Leonardo Bravo likes to fish on the Richmond shoreline because it relaxes him.
He might not find it so calming if he knew that fish at a nearby Superfund site are becoming increasingly toxic more than a decade after the channel was cleansed of pollutants.
Despite the cleanup dredging, levels of two pesticides not used in the United States since the early 1970s -- DDT and dieldrin -- are rising in fish around the site, according to a U.S. Environmental Protection Agency review.
Some fish tested at the site, which includes two waterways in Richmond's Inner Harbor, are now more contaminated than those tested before the cleanup.
"I'm disappointed in the EPA for not doing a better job of cleaning it up," said Councilman Tom Butt. "When you have concentrations of toxic chemicals at the level they're reporting, it's got to have an effect."
Sharon Lin of the EPA oversaw the initial cleanup of the Lauritzen Channel and Parr Canal in 1996. She remembers the initial hope and ultimate disappointment of the project.
"We thought the system would come back and the concentration levels would be safe," she said.
Instead, after initially dropping, toxicity indicators began increasing year over year and are now largely back to where they were before the intervention.
"We're no longer using DDT and dieldrin, so it's sitting somewhere, contributing to contamination," Lin said.
DDT concentrations in Lauritzen Channel
Fishing is not allowed at the site, but the fish threaten human health nonetheless because they swim into the rest of San Francisco Bay and fishers trespass in the polluted waterway, the EPA concluded.
A block from the Superfund site, a waterfront sign advises against eating more than two fish from the bay a month.
City leaders say residents fish all over the Richmond shoreline despite posted warnings.
"They see the signs, but they catch the fish and it looks good and tastes good," Butt said. "It's like, 'Well that's just another government thing.' "
The story of the Lauritzen Channel begins in the 1940s, when the United Heckathorn chemical plant processed DDT into products near Cutting Boulevard and Fourth Street.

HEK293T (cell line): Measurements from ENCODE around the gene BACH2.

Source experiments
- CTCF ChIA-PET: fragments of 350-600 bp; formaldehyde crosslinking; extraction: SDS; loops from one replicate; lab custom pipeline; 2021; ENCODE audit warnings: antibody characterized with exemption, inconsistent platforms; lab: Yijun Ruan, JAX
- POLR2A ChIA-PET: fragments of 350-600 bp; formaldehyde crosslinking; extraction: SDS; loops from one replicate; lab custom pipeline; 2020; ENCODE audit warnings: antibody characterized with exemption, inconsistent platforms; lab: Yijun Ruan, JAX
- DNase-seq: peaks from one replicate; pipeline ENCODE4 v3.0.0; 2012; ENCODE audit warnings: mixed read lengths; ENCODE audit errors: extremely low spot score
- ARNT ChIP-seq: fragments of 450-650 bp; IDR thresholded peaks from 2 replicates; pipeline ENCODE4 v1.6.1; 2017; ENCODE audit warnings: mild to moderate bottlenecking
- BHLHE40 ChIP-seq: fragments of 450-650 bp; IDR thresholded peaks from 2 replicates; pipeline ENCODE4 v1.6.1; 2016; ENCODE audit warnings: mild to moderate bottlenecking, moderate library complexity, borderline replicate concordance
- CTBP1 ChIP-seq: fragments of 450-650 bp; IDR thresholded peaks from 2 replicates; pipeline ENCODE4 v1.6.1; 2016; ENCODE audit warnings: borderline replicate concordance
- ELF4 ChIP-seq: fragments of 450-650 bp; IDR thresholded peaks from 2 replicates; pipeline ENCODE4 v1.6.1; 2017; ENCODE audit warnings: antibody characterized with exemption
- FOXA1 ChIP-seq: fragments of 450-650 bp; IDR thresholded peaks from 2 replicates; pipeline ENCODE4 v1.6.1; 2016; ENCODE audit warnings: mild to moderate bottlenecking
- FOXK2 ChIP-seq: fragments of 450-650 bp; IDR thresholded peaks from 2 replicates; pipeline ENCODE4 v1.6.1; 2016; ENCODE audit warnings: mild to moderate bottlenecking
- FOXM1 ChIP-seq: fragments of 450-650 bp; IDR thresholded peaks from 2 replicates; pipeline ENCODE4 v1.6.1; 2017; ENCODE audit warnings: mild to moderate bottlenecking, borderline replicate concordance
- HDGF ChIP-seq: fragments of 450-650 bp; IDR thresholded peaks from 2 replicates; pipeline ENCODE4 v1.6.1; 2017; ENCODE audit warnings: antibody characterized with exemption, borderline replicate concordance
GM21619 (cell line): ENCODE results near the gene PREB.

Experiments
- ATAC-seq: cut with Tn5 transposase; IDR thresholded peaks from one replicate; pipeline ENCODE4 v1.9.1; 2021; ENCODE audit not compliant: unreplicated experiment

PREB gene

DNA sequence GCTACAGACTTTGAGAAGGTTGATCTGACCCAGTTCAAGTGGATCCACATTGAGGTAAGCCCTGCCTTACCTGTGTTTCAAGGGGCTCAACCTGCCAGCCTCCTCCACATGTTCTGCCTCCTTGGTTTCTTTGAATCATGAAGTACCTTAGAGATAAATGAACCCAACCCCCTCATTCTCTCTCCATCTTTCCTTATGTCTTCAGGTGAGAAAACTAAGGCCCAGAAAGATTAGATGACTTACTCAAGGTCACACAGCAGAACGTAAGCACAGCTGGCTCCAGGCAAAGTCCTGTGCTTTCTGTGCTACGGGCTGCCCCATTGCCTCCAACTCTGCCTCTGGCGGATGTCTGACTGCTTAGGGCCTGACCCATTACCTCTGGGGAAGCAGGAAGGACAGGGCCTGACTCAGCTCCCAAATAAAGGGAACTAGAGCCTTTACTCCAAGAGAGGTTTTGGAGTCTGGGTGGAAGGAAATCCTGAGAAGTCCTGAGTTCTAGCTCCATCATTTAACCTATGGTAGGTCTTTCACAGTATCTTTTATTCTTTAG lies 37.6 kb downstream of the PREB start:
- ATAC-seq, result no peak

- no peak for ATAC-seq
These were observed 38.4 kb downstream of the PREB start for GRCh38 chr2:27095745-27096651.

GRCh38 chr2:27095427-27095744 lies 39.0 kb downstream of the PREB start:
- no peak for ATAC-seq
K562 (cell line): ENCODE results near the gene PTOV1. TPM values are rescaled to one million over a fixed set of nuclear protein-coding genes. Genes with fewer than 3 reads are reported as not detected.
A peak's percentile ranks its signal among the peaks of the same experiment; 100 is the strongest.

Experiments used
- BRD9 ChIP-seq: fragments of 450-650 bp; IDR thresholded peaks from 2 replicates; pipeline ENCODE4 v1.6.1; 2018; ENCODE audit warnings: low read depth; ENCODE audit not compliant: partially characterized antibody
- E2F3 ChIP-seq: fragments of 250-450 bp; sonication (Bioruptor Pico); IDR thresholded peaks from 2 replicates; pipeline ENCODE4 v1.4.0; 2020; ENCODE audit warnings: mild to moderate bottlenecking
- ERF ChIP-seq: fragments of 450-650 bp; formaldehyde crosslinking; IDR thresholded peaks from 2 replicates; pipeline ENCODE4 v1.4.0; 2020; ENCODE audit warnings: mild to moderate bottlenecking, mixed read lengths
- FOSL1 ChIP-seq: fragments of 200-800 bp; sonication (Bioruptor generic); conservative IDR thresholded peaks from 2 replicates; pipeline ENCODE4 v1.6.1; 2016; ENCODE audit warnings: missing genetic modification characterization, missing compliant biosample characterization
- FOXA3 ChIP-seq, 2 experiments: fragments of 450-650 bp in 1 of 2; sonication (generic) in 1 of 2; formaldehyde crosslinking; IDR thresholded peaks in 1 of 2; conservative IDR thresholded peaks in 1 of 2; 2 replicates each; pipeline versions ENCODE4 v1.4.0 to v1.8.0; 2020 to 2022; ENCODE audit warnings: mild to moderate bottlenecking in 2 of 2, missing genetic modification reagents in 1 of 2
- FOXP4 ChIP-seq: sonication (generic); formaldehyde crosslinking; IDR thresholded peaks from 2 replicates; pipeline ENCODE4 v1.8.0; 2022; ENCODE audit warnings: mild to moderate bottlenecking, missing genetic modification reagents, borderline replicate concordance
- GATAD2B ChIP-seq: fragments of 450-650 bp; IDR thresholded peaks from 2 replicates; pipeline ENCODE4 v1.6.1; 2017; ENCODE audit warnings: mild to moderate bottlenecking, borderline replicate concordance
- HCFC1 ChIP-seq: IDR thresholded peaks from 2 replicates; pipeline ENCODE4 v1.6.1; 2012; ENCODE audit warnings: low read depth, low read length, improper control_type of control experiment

Once a popular chemical used to kill insects carrying malaria and yellow fever, DDT by the 1960s was found to be killing fish and preventing birds from reproducing. It was banned in this country in 1972.
The pesticide lingered in the dirt around the former plant and in sediment of the two waterways, creating one of the bay's worst toxic hot spots.
In the 1980s, the state Department of Fish and Game found mussels in the area had the highest levels of DDT recorded in California.
A decade later, 107,000 tons of sediment were dredged, put on rail cars, and sent to a hazardous-waste dump.
But the cleanup didn't capture all the chemical-laced sludge, said Penny Reddy, who now manages the cleanup for the EPA.
Some harmful mud was left under piers and in tight corners, and some might still be sloughing off the embankment.
"What happens over time is that with the tides coming in and out and ships coming in, it redistributes all the contaminated sediment," she said.
The difficulty of cleaning up waterways such as this one has been one of the surprises of the Superfund project that Congress launched in 1980.
"A lot of the sediment sites across the U.S. have not been fully cleaned up because it turned out to be difficult," Reddy said. "They're dynamic environments, and there aren't a lot of options for remediation."
The EPA will start working on a plan to clean up the site for good and will post new warning signs.
Meanwhile, Bravo, 65, has seen the signs, but goes fishing in the inner harbor several times a month anyway because it helps him pass the time.
A recent afternoon found him casting a line from a driftwood bench near Point Molate. He said that he feels comfortable eating his catch because he knows when fish are unhealthy.
"Fish are very delicate and they couldn't survive if something was sickening them," he said.
"Still, I know the water is poisoned and I wouldn't go in it even to swim."
Contact Hannah Dreier at 510-262-2787. Follow her at Twitter.com/hannahdreier.
The EPA's recent five-year
review of the United Heckathorn Superfund site can be read at 1.usa.gov/sG3gJb.